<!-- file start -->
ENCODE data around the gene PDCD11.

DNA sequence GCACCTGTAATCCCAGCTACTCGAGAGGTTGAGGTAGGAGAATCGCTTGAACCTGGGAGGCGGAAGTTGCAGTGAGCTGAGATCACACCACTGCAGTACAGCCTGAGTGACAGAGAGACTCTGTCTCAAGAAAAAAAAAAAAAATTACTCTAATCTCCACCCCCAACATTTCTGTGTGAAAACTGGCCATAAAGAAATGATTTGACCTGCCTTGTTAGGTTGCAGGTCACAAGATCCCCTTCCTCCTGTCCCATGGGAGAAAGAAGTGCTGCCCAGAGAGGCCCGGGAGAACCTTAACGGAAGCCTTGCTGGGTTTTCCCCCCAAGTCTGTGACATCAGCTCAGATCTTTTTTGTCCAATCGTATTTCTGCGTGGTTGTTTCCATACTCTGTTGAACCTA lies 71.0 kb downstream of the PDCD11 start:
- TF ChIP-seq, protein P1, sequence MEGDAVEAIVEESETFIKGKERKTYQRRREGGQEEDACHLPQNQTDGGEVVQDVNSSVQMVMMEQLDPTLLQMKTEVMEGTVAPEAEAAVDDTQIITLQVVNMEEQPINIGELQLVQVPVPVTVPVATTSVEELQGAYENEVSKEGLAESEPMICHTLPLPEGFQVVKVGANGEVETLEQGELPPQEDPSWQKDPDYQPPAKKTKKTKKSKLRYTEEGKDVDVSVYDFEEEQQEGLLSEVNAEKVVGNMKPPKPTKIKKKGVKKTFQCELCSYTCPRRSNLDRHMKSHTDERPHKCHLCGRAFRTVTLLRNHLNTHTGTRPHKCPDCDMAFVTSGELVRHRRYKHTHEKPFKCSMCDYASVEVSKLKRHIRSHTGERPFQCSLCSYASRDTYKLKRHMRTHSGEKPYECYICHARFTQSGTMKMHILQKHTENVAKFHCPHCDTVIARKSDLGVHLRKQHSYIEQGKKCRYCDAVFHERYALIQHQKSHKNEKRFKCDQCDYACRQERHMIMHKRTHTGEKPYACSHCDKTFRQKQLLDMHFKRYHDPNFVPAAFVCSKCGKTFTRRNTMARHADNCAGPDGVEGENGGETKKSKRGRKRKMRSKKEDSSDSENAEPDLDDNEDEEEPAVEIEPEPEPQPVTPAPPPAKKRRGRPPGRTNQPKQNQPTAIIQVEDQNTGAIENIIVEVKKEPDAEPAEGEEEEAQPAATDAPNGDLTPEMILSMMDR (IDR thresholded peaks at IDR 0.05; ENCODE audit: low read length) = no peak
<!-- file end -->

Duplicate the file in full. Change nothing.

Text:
ENCODE data around the gene PDCD11.

DNA sequence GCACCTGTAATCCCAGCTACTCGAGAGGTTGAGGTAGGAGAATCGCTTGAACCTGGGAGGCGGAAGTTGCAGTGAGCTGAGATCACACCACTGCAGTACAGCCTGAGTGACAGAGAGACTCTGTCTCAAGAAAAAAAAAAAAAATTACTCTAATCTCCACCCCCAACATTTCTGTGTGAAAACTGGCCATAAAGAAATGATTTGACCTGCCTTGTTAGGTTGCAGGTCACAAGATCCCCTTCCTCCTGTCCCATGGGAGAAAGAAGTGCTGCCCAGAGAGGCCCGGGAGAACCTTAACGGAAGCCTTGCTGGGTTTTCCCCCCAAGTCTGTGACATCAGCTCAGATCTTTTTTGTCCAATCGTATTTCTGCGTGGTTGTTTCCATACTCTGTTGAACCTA lies 71.0 kb downstream of the PDCD11 start:
- TF ChIP-seq, protein P1, sequence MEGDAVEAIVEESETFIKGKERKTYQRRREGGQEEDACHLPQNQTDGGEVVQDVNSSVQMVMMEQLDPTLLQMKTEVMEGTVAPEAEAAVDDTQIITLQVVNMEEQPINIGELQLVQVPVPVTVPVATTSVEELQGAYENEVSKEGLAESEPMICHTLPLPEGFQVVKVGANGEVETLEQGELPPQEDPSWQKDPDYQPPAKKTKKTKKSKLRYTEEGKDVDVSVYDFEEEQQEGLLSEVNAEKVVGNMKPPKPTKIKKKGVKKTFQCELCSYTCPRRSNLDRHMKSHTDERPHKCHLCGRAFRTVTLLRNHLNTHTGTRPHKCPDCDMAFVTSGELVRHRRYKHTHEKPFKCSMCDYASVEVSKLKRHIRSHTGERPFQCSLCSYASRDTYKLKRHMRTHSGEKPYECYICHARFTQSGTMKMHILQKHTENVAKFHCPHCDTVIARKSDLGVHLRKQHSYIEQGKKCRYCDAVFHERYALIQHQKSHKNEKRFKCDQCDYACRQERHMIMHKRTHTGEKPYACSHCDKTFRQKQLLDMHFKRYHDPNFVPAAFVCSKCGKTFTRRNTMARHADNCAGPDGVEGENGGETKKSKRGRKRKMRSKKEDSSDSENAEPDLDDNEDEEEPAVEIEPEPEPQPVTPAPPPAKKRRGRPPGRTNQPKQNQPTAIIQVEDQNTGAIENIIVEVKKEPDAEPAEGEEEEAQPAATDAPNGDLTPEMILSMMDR (IDR thresholded peaks at IDR 0.05; ENCODE audit: low read length) = no peak